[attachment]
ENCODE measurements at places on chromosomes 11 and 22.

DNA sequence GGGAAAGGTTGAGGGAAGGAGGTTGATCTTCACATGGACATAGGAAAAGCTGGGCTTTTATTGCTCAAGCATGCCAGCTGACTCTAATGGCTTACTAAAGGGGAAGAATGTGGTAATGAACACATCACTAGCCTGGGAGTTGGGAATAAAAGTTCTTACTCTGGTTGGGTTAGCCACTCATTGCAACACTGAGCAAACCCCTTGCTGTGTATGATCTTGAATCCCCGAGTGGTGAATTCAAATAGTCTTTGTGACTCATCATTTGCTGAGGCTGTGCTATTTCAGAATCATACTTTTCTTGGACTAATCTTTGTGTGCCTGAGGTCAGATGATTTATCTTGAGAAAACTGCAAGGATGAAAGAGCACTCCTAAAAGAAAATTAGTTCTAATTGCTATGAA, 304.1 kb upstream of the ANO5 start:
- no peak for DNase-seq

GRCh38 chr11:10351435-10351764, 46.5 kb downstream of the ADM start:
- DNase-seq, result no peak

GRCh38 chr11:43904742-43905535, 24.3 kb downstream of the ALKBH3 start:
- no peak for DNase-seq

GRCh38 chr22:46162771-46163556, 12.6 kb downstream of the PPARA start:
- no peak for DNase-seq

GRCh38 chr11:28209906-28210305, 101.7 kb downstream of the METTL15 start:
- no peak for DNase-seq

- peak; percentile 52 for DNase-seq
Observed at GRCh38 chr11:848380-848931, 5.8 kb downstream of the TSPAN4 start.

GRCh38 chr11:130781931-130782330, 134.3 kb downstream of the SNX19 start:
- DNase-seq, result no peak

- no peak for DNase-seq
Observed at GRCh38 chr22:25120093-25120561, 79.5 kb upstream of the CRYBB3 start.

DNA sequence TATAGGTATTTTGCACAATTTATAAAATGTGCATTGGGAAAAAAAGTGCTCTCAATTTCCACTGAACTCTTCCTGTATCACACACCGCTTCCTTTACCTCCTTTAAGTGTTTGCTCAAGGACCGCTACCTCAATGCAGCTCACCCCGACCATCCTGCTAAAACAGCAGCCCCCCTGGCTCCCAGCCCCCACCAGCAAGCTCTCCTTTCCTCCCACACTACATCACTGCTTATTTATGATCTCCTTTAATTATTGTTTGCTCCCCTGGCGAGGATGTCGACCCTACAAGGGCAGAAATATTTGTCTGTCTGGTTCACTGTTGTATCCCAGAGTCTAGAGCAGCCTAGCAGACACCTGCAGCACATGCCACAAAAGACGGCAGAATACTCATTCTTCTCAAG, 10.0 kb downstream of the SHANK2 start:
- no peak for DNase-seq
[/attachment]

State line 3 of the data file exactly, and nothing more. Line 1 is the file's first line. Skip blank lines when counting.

- no peak for DNase-seq